Passion Sunday, Cycle A
Gospel of the Palms. Matthew 21, 1-9
- I would like my reading to be upbeat.
Jesus comes to Jerusalem and he is welcomed by the common people. He intends
to be acclaimed by them, and he is.
- I can’t help noticing the improvisation. He’s riding a donkey he borrowed, and his disciples are strewing (littering?) the pathway with their
clothing and with branches they cut from the trees.
- Jesus speaks with intent and knowledge of the prophets’ symbolism. His instructions are clear and sort of make sense, if we imagine that he has a silent
sympathizer in high places. But we’re just enjoying the moment.
- The climax comes in the
last sentence: the Hosanna that I will call out and that the assembly would echo during the procession.
- Message for our assembly: to fit in with the disciples that give themselves
freely to Jesus, to welcome Jesus like the crowd by the city walls shouting in his honor.
- I will challenge myself: to capture the spontaneity of Jesus, his disciples
and the crowd, at the same time suggesting how the authorities would construe such a popular show of support as a provocation.
Isaiah 50, 4-7
- I read the third Servant of God passage, a tough testimonial if there was one. How many of us would – would I – continue in the ministry if they booed us?
- I might know how to speak to the weary… what? Soothing words? An ancient formula from a liturgical book? Words of conviction from some outsider? Or
perhaps provocative words, wake-up calls, words that will rouse them? But, you know, this is what I do: urge our assembly to listen and pay heed, not just on Passion Sunday
but every Sunday. So if I really do that, then maybe I should sound like I mean
it. Easter is only a few days away now.
- I can’t help noticing the opposition generated by this servant. What is in these words? Sometimes they
rouse people to opposition and violent resistance. Does my delivery do that? Does anyone care? I hope they do. Or do they just turn their heads in boredom, waiting for the next amateur to step
up to the ambo?
- Central point: the open proclamation of the message and the fierce opposition
to it, the beating and humiliation. The prophet says they go hand in hand.
- Message for our assembly: all true prophets give us sharp testimonials and
a grim reminder that words spoken in frankness are not always well received.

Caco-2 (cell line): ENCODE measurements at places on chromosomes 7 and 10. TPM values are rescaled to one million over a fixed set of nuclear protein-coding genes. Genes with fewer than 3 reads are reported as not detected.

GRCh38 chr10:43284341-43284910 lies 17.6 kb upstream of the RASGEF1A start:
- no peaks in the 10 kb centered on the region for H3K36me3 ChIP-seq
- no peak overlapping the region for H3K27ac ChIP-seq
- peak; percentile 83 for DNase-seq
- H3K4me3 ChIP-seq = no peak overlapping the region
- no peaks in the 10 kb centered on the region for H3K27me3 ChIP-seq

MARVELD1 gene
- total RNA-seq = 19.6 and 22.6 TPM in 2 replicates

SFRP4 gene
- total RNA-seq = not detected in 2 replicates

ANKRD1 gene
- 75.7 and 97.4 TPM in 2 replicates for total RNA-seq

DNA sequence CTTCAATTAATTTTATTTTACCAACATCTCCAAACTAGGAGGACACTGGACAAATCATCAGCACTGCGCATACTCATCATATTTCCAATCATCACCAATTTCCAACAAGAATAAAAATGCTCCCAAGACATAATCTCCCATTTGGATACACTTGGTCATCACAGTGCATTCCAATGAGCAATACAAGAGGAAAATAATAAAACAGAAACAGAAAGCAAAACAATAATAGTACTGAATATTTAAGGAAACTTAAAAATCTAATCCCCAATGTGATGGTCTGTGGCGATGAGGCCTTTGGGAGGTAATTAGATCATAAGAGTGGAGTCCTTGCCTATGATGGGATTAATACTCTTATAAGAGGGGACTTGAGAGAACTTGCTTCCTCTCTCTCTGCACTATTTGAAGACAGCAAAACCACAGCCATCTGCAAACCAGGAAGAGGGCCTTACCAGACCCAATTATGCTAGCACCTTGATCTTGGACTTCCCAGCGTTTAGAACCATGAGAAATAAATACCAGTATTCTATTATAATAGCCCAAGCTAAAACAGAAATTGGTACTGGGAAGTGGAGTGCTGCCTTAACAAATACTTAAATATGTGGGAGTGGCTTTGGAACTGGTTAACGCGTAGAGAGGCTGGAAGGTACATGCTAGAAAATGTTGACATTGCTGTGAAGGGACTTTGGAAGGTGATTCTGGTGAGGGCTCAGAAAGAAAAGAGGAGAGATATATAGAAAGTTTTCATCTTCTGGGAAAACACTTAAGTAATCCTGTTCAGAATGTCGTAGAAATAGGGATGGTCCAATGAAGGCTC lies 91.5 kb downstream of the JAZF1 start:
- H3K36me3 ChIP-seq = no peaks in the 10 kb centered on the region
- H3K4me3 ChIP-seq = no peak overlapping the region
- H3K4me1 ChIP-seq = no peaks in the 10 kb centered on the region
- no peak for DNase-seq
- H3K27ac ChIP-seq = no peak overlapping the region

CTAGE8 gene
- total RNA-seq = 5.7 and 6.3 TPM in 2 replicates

- I will challenge myself: to capture the sense of boldness and self-assurance
of the Servant of God.
Philippians 2, 6-11
- Paul repeats the most famous hymn of the servant of God, and I love to say it, almost sing it.
- But Paul uses it as an agenda for Christians. In other words, we don’t just look on him but we adopt his attitude, we become like him!
- Central point: the example of Christ during our Holy Week is one of a servant -- though
his status was divine -- obedient to the very end, in great humiliation. And
he did it freely to share our own humble existence and the shame of death.
- The message for our assembly is in the first verse, and it is up to me to remind them to identify with the humble,
obedient Christ who rises to exaltation.
- I will challenge myself: To make these first century images self-evident to the people, so that we understand something
more today about the Jesus we proclaim as Lord.
Passion according to Matthew 26, 1 to 27, 66
- The Passion of Matthew may be the best known to those of us who heard it proclaimed every Palm Sunday
in the pre-Vatican days, and for those who listen fondly to the oratorio of Bach.
- I know that most every church today breaks the story into parts and distributes it to various persons to read. This custom follows the division of roles in the traditional chanting in Latin. I have read it alone in the past, and see no reason why a lengthy narrative, if it
is well prepared and directed, cannot be done by a single person. Here’s
how I would do it.
- Matthew presents Jesus as someone well aware of all that would happen
to him, because the Scriptures were being fulfilled, and ready to undergo all of it freely.
It did not have to happen, according to Matthew, because God could send twelve
legions of angels.
- Of the four Passion narratives, Matthew’s carries the most troublesome baggage because it reports in greater
detail the betrayal and suicide of Judas, the blood money, a disengagement by Pilate and an involvement of a larger group
of Jewish people: His blood be upon us and upon our children. As I read these events I will soothe the bitterness in the innuendos with a touch of regret and irony.
- Climax: the soldiers around the cross declare Truly this man was the son of
- Message for our assembly: remember through all the gory details, more deeply than ever on this Passion Sunday, that
Jesus died for us and that he died freely.
- I will challenge myself: not to dwell on the side allegations of the involvement of the Jewish people, but to bring
out forcefully the connection to the Law and the Prophets that was Matthew’s main concern.
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